Suit alleges autism care routinely denied

SANTA MONICA, Calif. Kristie Sepulveda-Burchit and her husband knew something was wrong when their son Aidan was about 2. But it would take doctors nearly a year to figure out Aidan is autistic. The difficulty with the diagnosis turned out to be nothing compared to the battle the family has waged ever since with their insurance company.

"Well, it was like, 'Well, we don't handle that, our medical authorization side doesn't handle that.' Then they shot you over to behavioral health, who said 'We don't handle that, let me put you on through top of the chain here,' who said 'We don't handle that,'" explained Sepulveda-Burchit.

Wednesday, the group /*Consumer Watchdog*/ sued the /*California Department of Managed Health Care*/, alleging the agency and its director have allowed private health insurers to refuse to provide health care to autistic children like Aidan.

"The department responsible for overseeing many of the state's insurance companies has been siding with insurance companies and denying access to necessary autism care," said Jerry Flanagan, Consumer Watchdog.

Flanagan says insurers like Blue Cross, Kaiser and Blue Shield once relied on a panel of independent doctors to evaluate autistic children to determine whether a treatment called Applied Behavioral Analysis (ABA) was appropriate.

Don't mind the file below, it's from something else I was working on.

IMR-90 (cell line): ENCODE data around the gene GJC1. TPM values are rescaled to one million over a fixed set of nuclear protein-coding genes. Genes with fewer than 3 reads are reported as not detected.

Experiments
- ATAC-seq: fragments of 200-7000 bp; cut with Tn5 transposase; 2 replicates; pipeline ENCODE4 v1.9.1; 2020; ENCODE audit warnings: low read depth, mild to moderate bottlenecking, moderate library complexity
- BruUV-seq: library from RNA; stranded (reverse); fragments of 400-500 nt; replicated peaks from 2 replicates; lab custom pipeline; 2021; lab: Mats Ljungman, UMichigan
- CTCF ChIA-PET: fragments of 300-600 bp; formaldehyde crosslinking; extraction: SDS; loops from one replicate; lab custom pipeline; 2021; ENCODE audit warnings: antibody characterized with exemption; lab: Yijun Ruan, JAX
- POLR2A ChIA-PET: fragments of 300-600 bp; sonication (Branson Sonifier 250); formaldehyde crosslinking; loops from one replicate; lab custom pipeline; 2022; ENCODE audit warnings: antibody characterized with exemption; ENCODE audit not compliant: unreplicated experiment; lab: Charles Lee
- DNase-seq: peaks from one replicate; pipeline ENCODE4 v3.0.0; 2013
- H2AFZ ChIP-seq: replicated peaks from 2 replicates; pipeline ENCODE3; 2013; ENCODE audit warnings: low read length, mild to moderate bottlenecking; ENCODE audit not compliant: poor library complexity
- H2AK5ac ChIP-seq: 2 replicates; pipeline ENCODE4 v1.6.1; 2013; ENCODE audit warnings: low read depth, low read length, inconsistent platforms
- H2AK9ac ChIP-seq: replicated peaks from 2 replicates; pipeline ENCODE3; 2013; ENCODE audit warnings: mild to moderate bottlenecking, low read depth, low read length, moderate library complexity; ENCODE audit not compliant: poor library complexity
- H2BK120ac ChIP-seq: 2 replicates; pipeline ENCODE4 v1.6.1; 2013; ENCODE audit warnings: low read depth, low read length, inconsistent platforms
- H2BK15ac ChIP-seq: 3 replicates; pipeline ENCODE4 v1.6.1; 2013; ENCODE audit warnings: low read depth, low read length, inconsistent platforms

But when the panel continued to recommend the companies fund ABA, they allegedly persuaded the state agency to allow their own employees to do the evaluations. The result: ABA treatments are now routinely denied.

The insurers contend ABA is experimental, or educational, but not medical. Kate Mouvious, whose son is also named Aidan, was diagnosed with autism when he was 2 and a half years old.

"It's not just one treatment, it's not chemotherapy, it's not targeted," said Mouvious. "There are so many things you have to try and throw at autism and see what works. ABA is one of those things that works."

Parents suspect insurers are just trying to protect their bottom line from high long-term costs. But they say state law requires they fund the care even if they don't like it.

"Autism is a medical diagnosis and they should fund it," said Sepulveda-Burchit.

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